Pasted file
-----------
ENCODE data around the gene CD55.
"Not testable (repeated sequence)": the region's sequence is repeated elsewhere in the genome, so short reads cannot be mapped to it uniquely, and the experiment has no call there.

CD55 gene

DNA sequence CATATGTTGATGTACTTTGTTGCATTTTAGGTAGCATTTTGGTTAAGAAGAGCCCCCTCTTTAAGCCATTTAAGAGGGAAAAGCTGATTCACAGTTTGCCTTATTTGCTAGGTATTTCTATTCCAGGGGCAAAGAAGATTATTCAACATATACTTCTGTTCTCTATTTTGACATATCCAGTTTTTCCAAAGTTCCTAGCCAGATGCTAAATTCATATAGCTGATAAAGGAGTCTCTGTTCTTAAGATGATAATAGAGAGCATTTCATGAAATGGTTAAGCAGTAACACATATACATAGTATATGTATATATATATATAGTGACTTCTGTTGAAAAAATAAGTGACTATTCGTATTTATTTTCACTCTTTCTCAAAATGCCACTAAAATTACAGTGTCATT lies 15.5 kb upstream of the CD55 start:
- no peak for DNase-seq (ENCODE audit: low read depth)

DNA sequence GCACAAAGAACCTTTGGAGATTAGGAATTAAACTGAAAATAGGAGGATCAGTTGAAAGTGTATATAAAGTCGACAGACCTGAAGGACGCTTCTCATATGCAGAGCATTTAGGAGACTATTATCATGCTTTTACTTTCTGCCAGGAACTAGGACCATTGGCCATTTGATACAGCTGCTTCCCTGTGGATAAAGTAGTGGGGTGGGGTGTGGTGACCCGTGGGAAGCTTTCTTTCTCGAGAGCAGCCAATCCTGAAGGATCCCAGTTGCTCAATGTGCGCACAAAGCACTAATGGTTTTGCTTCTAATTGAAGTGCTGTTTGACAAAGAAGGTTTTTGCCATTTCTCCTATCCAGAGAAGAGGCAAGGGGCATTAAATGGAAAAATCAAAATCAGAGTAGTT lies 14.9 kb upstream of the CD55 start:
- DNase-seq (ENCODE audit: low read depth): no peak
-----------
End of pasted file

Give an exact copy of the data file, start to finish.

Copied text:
ENCODE data around the gene CD55.
"Not testable (repeated sequence)": the region's sequence is repeated elsewhere in the genome, so short reads cannot be mapped to it uniquely, and the experiment has no call there.

CD55 gene

DNA sequence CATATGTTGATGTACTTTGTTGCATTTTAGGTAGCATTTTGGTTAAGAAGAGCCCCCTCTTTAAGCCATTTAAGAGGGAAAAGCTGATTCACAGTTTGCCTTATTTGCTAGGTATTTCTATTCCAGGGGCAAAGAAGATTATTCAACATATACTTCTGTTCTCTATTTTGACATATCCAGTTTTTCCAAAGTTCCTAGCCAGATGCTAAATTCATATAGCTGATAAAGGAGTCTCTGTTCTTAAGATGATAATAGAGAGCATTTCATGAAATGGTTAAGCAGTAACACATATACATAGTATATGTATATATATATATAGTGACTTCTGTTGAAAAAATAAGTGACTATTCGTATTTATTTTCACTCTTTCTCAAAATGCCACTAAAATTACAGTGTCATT lies 15.5 kb upstream of the CD55 start:
- no peak for DNase-seq (ENCODE audit: low read depth)

DNA sequence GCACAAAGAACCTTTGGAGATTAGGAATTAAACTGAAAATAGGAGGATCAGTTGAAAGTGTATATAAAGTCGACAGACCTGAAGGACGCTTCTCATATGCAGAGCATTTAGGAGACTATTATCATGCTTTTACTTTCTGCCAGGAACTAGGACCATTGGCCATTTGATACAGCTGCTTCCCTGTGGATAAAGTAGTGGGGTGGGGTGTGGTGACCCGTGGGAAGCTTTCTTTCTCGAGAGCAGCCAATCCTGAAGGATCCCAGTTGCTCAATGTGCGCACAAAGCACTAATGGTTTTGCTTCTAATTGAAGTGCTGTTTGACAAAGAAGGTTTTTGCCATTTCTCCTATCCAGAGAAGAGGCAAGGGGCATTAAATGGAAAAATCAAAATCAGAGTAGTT lies 14.9 kb upstream of the CD55 start:
- DNase-seq (ENCODE audit: low read depth): no peak